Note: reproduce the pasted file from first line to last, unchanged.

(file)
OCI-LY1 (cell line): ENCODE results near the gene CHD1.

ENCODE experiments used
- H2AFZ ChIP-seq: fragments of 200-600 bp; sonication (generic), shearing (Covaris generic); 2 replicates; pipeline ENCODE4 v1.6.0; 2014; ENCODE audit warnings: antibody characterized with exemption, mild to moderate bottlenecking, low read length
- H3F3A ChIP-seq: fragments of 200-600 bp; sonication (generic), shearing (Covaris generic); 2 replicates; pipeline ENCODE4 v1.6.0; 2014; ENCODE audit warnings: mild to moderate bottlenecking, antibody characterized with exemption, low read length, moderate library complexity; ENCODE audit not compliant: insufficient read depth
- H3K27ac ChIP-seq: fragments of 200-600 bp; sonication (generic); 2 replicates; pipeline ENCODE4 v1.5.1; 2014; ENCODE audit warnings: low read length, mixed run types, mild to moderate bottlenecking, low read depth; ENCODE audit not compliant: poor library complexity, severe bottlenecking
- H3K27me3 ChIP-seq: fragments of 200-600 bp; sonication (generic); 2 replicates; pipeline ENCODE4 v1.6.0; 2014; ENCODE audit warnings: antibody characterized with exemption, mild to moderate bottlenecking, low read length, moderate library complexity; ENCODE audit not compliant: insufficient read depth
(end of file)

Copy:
OCI-LY1 (cell line): ENCODE results near the gene CHD1.

ENCODE experiments used
- H2AFZ ChIP-seq: fragments of 200-600 bp; sonication (generic), shearing (Covaris generic); 2 replicates; pipeline ENCODE4 v1.6.0; 2014; ENCODE audit warnings: antibody characterized with exemption, mild to moderate bottlenecking, low read length
- H3F3A ChIP-seq: fragments of 200-600 bp; sonication (generic), shearing (Covaris generic); 2 replicates; pipeline ENCODE4 v1.6.0; 2014; ENCODE audit warnings: mild to moderate bottlenecking, antibody characterized with exemption, low read length, moderate library complexity; ENCODE audit not compliant: insufficient read depth
- H3K27ac ChIP-seq: fragments of 200-600 bp; sonication (generic); 2 replicates; pipeline ENCODE4 v1.5.1; 2014; ENCODE audit warnings: low read length, mixed run types, mild to moderate bottlenecking, low read depth; ENCODE audit not compliant: poor library complexity, severe bottlenecking
- H3K27me3 ChIP-seq: fragments of 200-600 bp; sonication (generic); 2 replicates; pipeline ENCODE4 v1.6.0; 2014; ENCODE audit warnings: antibody characterized with exemption, mild to moderate bottlenecking, low read length, moderate library complexity; ENCODE audit not compliant: insufficient read depth